Around the Patch

An awakening in Wisconsin.


Over the last month our friends at the Experimental Aircraft Association have been trumpeting changes to the firms publications that should be public by the time you read this. To kick off the 2010 publishing season-a bizarre quirk of timing that has us finishing the pages of this magazine before the baseball World Series is played (go Angels!)-EAA is promising big things.

For starters, the EAA Sport Pilot and Light Sport Aircraft titles will be no more, merged into a larger format EAA Sport Aviation. What are we to make of this? Not much, if you have been watching the industry closely. Here at KITPLANES, we have tracked the development and growth of the LSA segment, and four years ago considered launching a magazine to serve buyers and fliers of fully built SLSA models.

Unfortunately, the LSA movement was just getting traction when the economy veered off the runway and into the high grass. Whats more, our research said that the SLSA buyers were unlikely to be joiners, and the curious composition of the manufacturers cooled our jets-there were lots of small players, almost none large enough to support the advertising bulk needed to launch the title. To fully support a magazine in such a niche, you need dedicated staff with specific content. EAA admitted that its members recoiled from content mirrored from Sport Aviation. Cant say I blame them. The simple fact is that LSA coverage isn’t a self sustaining publishing business.

Here at KITPLANES, we’re a little different. Our editors and writers actually build and fly Experimental aircraft. Even to Winnemucca.

Im still optimistic about the LSA market, but it hasn’t proven capable of bringing a ton of new faces into aviation, and hasn’t sparked a revival of light-aircraft manufacturing in the U.S. At least not yet.

While Sport Aviation is tipped to become a broader-spectrum magazine, EAA is also promising more How do I? content. Im not quite sure what that means, but I can tell you this: The entire editorial thrust at this magazine is to answer just those sorts of How do I? questions. In order to fulfill my own mandate to make the very best magazine for people who really are serious about building aircraft, the practical, hands-on focus is king, and within that focus naturally appear the answers to all of the major How do I? queries. Some of the important categories, in my view:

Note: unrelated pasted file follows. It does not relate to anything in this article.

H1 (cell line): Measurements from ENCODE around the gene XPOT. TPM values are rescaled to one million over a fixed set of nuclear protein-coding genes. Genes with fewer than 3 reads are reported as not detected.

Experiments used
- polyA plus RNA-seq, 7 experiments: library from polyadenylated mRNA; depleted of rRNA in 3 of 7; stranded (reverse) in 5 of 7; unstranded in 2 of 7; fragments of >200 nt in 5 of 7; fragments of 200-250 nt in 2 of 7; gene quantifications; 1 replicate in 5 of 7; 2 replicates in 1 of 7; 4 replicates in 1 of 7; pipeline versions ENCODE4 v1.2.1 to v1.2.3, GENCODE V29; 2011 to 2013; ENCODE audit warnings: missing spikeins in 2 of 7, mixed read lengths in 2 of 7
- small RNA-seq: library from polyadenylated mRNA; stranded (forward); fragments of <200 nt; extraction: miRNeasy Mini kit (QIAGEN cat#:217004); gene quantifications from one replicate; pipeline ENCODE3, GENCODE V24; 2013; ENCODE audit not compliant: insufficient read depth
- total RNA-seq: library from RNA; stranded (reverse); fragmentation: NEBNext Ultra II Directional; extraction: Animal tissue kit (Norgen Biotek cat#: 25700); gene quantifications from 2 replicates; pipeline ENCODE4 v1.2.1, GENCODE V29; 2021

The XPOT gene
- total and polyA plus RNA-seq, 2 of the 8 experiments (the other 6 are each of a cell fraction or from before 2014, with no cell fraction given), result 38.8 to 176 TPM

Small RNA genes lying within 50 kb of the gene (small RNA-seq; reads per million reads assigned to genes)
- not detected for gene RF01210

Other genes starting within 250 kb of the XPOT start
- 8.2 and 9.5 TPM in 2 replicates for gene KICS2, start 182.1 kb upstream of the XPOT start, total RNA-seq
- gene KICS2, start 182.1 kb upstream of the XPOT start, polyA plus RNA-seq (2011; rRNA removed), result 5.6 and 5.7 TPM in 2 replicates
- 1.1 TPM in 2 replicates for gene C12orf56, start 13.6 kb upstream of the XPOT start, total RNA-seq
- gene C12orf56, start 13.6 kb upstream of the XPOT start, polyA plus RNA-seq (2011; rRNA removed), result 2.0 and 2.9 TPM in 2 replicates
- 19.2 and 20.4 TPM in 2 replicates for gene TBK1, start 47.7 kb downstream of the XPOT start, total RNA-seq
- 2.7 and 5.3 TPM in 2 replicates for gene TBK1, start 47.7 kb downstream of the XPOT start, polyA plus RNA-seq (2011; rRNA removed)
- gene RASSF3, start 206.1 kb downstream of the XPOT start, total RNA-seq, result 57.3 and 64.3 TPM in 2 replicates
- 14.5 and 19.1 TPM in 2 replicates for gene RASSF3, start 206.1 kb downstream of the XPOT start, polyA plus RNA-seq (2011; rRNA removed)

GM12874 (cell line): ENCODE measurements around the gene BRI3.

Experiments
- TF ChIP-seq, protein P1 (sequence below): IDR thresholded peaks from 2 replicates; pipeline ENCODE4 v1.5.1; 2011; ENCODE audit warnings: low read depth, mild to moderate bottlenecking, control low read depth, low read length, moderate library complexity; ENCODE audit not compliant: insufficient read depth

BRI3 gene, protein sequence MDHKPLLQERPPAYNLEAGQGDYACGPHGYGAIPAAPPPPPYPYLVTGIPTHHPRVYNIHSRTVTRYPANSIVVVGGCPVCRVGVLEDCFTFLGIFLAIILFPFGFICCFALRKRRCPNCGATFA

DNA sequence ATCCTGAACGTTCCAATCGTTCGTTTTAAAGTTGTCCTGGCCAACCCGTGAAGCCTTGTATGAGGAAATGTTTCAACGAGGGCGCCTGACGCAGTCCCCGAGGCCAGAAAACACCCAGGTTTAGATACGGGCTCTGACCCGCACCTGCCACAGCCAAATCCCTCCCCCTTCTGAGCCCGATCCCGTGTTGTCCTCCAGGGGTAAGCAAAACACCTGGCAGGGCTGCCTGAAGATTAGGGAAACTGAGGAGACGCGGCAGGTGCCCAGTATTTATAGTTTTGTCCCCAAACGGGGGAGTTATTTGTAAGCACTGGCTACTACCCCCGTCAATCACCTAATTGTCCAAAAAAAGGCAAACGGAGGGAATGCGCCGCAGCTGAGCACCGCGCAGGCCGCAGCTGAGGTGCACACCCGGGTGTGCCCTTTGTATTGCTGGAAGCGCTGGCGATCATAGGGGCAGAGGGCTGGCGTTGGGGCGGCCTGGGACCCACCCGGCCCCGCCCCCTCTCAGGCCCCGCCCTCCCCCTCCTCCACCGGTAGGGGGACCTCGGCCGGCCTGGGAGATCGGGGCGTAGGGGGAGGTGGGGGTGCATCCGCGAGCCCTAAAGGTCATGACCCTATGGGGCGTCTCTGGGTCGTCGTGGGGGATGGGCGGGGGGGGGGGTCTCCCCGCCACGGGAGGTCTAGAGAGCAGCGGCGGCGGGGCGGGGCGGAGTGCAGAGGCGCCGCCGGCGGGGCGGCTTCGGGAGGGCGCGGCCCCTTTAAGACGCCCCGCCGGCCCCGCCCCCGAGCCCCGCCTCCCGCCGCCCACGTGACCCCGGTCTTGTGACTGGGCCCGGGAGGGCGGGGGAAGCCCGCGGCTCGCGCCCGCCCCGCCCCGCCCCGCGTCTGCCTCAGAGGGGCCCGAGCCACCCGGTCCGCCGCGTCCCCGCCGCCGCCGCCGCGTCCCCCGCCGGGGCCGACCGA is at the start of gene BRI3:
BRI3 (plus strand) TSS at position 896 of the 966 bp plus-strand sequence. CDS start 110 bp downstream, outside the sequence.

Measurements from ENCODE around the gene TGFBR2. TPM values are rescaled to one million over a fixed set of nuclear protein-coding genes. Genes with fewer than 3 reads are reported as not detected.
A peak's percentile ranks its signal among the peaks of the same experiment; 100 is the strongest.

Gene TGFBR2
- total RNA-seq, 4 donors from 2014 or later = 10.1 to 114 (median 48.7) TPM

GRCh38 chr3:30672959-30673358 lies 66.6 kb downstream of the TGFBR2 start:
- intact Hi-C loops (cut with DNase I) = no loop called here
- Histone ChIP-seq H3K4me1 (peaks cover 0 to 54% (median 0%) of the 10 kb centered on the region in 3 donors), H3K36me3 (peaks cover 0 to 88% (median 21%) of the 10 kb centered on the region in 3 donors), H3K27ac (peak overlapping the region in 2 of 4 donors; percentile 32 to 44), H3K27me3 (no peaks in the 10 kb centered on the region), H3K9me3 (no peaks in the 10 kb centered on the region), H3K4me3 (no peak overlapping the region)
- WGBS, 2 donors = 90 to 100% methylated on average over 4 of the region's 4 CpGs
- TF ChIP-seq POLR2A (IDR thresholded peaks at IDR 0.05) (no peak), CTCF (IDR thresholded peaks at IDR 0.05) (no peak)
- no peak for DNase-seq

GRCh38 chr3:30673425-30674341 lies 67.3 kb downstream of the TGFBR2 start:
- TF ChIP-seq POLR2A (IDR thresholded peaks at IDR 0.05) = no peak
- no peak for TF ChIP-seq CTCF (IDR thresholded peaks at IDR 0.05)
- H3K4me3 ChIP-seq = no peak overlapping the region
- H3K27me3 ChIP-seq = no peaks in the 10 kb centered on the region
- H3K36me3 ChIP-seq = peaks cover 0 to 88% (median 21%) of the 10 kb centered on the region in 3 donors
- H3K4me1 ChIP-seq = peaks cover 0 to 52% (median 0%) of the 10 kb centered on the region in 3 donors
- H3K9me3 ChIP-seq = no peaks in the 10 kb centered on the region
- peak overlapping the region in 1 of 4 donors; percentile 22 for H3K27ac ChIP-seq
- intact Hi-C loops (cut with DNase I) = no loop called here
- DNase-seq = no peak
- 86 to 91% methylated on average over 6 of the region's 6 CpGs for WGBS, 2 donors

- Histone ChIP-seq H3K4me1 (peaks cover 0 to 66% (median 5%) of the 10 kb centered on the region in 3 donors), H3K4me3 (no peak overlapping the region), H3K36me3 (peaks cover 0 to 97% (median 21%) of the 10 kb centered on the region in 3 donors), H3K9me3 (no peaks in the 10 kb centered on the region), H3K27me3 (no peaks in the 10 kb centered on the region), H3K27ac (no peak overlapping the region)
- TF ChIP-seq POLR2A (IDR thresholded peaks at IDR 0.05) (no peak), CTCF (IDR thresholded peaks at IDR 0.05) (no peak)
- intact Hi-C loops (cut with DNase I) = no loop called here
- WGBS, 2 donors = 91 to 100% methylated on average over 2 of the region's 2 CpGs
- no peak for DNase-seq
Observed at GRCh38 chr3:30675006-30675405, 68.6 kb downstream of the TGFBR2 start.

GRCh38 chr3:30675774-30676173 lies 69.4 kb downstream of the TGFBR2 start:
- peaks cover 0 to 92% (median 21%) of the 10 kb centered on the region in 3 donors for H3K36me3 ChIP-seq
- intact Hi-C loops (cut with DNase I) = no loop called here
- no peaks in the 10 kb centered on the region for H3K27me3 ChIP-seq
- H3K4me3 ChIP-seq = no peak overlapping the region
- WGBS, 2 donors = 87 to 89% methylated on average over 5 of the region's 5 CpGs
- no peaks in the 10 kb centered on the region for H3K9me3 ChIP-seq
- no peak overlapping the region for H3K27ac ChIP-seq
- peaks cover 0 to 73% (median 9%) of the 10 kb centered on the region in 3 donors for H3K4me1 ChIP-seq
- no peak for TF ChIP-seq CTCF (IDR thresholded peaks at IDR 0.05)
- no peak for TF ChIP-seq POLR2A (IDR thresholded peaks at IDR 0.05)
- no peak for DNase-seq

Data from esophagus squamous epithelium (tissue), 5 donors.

How do you know which aircraft kit is best for you? Find a source that provides honest, thorough evaluations that are far more than fluff and happy talk. It helps to have pilots who are also builders inspecting the designs; there’s nothing like an informed perspective.

How do you learn a new skill or work with a new material? Follow the lead and gain from the experience of real builders making their way through metal, composites or tube-and-fabric. (Helps, too, if the descriptions are lucid and the photography first rate, which is the opening bid in my world.)

How do you stay up to date on new technologies and trends that affect Experimental/Amateur-Built aircraft? You don’t go looking for a press release saying that Cirrus has a new cup holder for the SR-22.

Don’t misunderstand. I have a lot of respect for what EAA does for our industry, and I was delighted to see Contact! magazines Pat Panzera tapped to create the online newsletter Experimenter to serve those readers who are deeply involved in this homebuilt-aircraft endeavor. But as Sport Aviation goes even broader based-covering, no doubt, warbirds, classics, modern iron, restorations, airshows, social activities and homebuilts-my resolve only strengthens to keep KITPLANES tightly focused on what you have told us (in letters and in person at airshows) is important to you: getting the best, most accurate, even entertaining information to help you choose, then build and then (crucially, I think) actually finish your own airplane. Seems so obvious to me…


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